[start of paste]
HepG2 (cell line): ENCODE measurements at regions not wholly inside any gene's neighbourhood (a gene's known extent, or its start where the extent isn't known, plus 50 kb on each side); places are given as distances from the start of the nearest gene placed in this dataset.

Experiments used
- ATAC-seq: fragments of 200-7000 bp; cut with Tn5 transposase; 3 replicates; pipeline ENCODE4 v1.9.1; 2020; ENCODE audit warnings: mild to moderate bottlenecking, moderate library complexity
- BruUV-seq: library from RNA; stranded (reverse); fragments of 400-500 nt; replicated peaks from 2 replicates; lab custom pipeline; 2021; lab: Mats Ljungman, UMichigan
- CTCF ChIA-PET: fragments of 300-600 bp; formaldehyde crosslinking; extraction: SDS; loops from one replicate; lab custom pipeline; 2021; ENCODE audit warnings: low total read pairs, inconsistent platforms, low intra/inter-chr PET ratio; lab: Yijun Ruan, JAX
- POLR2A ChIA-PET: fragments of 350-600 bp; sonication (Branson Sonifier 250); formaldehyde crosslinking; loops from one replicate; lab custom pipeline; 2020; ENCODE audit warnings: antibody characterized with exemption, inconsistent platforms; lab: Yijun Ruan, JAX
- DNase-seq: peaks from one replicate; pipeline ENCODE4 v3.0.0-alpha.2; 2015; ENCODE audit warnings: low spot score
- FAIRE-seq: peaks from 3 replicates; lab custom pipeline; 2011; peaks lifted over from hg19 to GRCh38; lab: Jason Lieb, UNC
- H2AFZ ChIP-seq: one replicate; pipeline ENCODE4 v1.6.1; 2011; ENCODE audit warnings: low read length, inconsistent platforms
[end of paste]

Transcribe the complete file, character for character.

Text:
HepG2 (cell line): ENCODE measurements at regions not wholly inside any gene's neighbourhood (a gene's known extent, or its start where the extent isn't known, plus 50 kb on each side); places are given as distances from the start of the nearest gene placed in this dataset.

Experiments used
- ATAC-seq: fragments of 200-7000 bp; cut with Tn5 transposase; 3 replicates; pipeline ENCODE4 v1.9.1; 2020; ENCODE audit warnings: mild to moderate bottlenecking, moderate library complexity
- BruUV-seq: library from RNA; stranded (reverse); fragments of 400-500 nt; replicated peaks from 2 replicates; lab custom pipeline; 2021; lab: Mats Ljungman, UMichigan
- CTCF ChIA-PET: fragments of 300-600 bp; formaldehyde crosslinking; extraction: SDS; loops from one replicate; lab custom pipeline; 2021; ENCODE audit warnings: low total read pairs, inconsistent platforms, low intra/inter-chr PET ratio; lab: Yijun Ruan, JAX
- POLR2A ChIA-PET: fragments of 350-600 bp; sonication (Branson Sonifier 250); formaldehyde crosslinking; loops from one replicate; lab custom pipeline; 2020; ENCODE audit warnings: antibody characterized with exemption, inconsistent platforms; lab: Yijun Ruan, JAX
- DNase-seq: peaks from one replicate; pipeline ENCODE4 v3.0.0-alpha.2; 2015; ENCODE audit warnings: low spot score
- FAIRE-seq: peaks from 3 replicates; lab custom pipeline; 2011; peaks lifted over from hg19 to GRCh38; lab: Jason Lieb, UNC
- H2AFZ ChIP-seq: one replicate; pipeline ENCODE4 v1.6.1; 2011; ENCODE audit warnings: low read length, inconsistent platforms